AOPA President Phil Boyer will take general aviation's concerns directly to Congress on Wednesday, when he testifies before the House aviation subcommittee. First and foremost in his testimony will be the destruction of the runway at Merrill C. Meigs Field in Chicago.
"With blatant disregard for the airport's importance, city officials destroyed the lone runway at Chicago's Meigs Field under the cover of night for 'homeland security reasons,'" reads Boyer's advance statement that will be submitted for the record. "The Department of Homeland Security never indicated such a risk existed after an analysis of intelligence information.
"It is vital that the federal government reaffirm its authority over security matters affecting our national air transportation system. Our nation's airports and airspace face a patchwork of restrictions and closures via local and state power grabs that further endanger the continued viability, safety, and welfare of the aviation system."
Visit the House Transportation and Infrastructure Committee Web page at 2 p.m. EDT to hear Phil Boyer's testimony live.
The subcommittee is taking testimony on the FAA reauthorization bill, which will outline Congress's priorities for the agency and dictates how the FAA should spend its money over the next six years.
During his presentation to the subcommittee, Boyer will also stress two other issues of vital concern not only to general aviation, but the entire aviation industry: the privatization of both air traffic control (ATC) and aeronautical chart publication.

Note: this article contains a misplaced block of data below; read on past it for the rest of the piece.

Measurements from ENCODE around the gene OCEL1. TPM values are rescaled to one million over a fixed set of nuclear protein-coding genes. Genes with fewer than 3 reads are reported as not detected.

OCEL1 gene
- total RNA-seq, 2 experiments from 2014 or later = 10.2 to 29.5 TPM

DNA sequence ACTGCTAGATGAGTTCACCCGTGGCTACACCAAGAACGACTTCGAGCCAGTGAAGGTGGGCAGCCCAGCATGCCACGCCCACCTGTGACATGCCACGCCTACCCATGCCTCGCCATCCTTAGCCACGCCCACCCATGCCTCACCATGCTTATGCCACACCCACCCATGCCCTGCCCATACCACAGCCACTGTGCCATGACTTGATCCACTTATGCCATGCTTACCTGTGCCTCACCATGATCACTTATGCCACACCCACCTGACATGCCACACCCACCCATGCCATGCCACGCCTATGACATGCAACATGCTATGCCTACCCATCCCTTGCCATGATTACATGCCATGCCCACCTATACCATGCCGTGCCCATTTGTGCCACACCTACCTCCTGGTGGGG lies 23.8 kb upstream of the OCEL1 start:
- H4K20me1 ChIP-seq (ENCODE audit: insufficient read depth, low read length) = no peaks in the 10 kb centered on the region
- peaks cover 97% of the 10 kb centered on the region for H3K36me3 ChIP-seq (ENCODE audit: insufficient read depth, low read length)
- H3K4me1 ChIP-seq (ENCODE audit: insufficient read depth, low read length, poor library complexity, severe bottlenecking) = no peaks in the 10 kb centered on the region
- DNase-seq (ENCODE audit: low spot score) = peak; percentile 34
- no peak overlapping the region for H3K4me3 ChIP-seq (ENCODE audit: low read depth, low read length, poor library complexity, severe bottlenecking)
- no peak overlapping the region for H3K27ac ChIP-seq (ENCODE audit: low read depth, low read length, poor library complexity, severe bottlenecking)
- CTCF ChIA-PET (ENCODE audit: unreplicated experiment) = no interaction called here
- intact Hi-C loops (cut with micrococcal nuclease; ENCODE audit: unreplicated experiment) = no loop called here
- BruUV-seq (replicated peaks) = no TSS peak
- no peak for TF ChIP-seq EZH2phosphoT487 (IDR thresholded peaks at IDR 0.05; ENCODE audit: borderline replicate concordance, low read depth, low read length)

The Office of Management and Budget has reclassified each as a commercial activity that could be contracted out. AOPA contends that air traffic control is a safety-of-flight issue and is therefore a national security concern, and as such is an inherently governmental function. Aeronautical charts directly support the ATC operations and, therefore, should also be treated as an inherently governmental function.
Boyer will offer some creative alternatives for funding airports. The federal government currently funds 90 percent of the cost of many airport improvement projects through the Airport Improvement Program (AIP), with the remaining 10 percent split between the state and local governments. In order to help more small airports (50 or fewer based aircraft) take advantage of AIP funding, AOPA is proposing that five percent of the cost (half of the state/local match) be waived for those small airports.
AOPA will also suggest that grants for non-primary airports be increased from $150,000 to $250,000 per year, and that any unused non-primary grant money be given to the states for them to use on airport improvements at their discretion, rather than having the money returned to the federal pot.
The hearing is scheduled to begin at 2 p.m. EDT on Wednesday. To listen live to Phil Boyer's testimony, visit the House Transportation and Infrastructure Committee Web page.